The entire production takes place in Okayama and is overseen by one man by the name of Hiro, who Adam describes as being “an enigma.” Quite a title, Hiro is effectively a master of all things indigo; he develops all of the washes and ranges for the world’s leading denim brands and he understands the nuances in the traditional techniques that Japan is known for. He then goes one step further with more modern influences that meet the tastes of the Western world and, most importantly, The Workers Club community.

Through Hiro’s guidance, TWC jeans are produced to an incredibly high standard that ensures that they’ll stand the test of time. It starts with weaving the denim, which is produced by the Kuroki Mill on traditional narrow-width looms. This means many things, but one telling point is that every pair is made with a selvedge that’s a mark of quality through micro-production. After all, there’s little to no romance in large-scale manufacturing.

They’re then cut by hand and sewn utilising chain stitching, which is another denim term that you may or may not have heard of before. “If you strive for the perfect look faded jeans – see any Steve McQueen image of him wearing his 501’s astride his favourite Triumph motorbike – then to achieve this you need to use a chain stitch. It’s needed so that the jeans shrink on the hem and you end up with a nice ‘roping’ effect,” Adam explains. It’s a small detail, but it’s these sorts of details that matter the most when it comes to well-made clothing.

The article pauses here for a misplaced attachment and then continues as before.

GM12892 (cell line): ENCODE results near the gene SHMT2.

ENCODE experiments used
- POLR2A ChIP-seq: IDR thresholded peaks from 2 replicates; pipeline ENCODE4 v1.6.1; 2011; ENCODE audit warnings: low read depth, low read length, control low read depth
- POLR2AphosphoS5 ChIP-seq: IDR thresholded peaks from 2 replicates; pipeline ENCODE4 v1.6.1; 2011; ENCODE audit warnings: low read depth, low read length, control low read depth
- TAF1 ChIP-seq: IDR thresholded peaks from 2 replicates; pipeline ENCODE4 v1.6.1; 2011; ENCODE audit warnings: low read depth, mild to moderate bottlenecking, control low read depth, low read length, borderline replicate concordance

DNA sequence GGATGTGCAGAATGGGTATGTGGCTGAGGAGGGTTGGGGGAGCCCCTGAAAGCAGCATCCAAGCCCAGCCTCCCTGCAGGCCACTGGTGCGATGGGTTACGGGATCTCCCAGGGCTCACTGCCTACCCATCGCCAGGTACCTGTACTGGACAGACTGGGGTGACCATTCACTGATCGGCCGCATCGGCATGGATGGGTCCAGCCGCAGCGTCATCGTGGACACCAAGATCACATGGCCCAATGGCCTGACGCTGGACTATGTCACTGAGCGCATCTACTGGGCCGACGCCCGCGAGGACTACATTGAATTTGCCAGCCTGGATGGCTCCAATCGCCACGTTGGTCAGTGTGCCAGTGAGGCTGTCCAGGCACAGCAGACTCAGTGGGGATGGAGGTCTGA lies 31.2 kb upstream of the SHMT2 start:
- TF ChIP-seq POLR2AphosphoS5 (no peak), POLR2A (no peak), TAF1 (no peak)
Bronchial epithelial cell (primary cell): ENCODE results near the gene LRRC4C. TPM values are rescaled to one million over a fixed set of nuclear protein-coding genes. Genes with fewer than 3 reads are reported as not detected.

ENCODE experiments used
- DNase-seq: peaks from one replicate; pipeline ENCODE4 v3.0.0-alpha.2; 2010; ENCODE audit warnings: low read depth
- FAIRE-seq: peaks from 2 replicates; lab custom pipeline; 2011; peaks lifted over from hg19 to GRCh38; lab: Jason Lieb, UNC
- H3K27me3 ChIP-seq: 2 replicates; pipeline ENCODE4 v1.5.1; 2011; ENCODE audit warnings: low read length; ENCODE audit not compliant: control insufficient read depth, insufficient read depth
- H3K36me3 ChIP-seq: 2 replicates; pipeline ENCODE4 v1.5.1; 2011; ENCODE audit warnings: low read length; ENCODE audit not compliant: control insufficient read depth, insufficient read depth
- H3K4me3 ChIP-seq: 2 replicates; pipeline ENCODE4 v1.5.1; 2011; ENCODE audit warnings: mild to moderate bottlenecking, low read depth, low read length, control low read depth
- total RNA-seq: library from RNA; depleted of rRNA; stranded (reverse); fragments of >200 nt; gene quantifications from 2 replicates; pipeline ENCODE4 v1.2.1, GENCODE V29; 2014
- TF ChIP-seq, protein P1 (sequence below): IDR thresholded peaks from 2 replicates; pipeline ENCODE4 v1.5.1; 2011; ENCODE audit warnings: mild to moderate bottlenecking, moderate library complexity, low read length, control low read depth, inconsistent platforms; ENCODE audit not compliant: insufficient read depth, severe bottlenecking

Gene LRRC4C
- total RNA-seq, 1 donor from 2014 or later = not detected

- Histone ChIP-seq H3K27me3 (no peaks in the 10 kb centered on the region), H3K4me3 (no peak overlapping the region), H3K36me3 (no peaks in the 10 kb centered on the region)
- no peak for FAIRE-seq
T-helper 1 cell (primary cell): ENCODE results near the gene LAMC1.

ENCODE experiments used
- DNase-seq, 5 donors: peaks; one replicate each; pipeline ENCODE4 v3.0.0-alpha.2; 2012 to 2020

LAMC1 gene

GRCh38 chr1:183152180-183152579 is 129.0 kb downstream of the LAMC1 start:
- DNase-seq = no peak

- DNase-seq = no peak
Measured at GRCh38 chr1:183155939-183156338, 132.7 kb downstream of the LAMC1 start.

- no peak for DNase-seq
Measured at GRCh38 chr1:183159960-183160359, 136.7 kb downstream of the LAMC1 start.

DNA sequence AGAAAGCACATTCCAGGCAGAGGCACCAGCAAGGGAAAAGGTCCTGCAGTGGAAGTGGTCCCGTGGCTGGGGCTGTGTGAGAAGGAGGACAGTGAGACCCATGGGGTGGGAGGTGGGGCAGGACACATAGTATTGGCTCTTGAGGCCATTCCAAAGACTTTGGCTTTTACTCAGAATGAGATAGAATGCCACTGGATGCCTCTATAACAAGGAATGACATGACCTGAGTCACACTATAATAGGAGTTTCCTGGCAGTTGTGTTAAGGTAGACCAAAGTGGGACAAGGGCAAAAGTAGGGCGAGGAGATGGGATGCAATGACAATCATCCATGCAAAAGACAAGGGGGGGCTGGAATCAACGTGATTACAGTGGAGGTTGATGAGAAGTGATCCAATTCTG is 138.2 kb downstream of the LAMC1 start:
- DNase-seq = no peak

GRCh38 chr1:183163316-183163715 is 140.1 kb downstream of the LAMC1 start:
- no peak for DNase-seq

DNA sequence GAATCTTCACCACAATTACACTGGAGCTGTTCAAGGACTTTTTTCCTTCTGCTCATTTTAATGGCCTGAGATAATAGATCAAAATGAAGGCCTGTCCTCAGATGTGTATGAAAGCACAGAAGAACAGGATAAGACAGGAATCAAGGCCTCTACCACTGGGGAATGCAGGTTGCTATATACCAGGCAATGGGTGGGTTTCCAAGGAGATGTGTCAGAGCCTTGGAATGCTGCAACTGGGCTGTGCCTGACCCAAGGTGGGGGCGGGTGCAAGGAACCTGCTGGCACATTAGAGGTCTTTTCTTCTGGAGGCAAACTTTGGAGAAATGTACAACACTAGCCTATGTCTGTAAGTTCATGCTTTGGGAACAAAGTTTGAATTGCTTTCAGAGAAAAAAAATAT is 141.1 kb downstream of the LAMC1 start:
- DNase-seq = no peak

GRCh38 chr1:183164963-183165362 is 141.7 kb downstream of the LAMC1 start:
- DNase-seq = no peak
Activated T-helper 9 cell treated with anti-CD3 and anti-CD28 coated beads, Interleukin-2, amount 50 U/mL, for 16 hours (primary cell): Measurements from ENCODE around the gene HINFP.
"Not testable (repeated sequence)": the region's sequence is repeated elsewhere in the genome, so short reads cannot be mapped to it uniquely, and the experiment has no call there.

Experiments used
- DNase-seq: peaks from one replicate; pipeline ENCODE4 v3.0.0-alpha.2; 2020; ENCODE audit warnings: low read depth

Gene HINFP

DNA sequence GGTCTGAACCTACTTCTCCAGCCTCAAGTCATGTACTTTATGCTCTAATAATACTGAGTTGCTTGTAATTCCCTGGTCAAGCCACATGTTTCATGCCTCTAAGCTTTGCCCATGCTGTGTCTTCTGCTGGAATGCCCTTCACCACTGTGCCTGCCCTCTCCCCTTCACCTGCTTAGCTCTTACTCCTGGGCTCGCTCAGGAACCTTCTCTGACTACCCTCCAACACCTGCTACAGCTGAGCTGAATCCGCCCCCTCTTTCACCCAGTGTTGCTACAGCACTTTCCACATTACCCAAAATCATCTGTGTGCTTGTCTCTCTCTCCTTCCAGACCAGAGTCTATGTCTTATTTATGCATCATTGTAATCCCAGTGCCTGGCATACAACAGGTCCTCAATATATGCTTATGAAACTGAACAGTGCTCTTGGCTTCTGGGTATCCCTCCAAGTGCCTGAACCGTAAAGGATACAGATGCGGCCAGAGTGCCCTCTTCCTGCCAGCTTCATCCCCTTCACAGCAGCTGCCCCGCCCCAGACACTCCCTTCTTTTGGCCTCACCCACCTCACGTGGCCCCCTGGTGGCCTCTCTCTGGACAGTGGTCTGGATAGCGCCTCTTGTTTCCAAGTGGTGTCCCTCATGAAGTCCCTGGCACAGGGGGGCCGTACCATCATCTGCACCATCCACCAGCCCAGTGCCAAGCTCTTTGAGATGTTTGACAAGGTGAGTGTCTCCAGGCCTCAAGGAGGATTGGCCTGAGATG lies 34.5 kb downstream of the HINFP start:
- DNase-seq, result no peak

From the quality of the denim to the consistent and reliable finesse of the construction, we believe that our raw jeans are second to none. Entirely Made in Japan, they have all the ingredients for a lifetime of wear, which is exactly what we want them to be viewed as being capable of. 

Slowly but surely from the absolute get-go, they’ll develop markings, scars, lines, quirks and fades that are totally unique to you. In Adam’s case, it’s “a little lucky charm that I have on my left belt loop that a dear friend got me from Hong Kong. It always leaves a little circular ‘scar’ on my left hip!” In your case, it could be the imprint of your anniversary wallet on your back pocket or the fades on your inside leg from rubbing against the seat of your motorbike. 

Raw denim jeans are in many ways a wearable blank, indigo canvas. Forever a work in progress, they require patience in order to achieve the pleasing state of evolving perfection. If you’re going to commit to the journey, which we couldn’t recommend more, you need to “make sure the jeans fit you comfortably and you can put up with the level of comfort they offer while raw,” is Adam’s advice.

“If you wear them three to four times a week, within a month you will see a bit of a break-in. Give it three to four months and they will feel really comfortable. My optimal time for breaking in properly and before I can even think about washing is about 2 years,” Adam adds. For washing, look to our denim wash, but if they get a bit smelly, air them out which works a treat. 

Good luck on your journey and stay tuned for our follow up piece, whereby we speak to a few friends who’ve broken in their raw jeans and they now resemble something entirely different!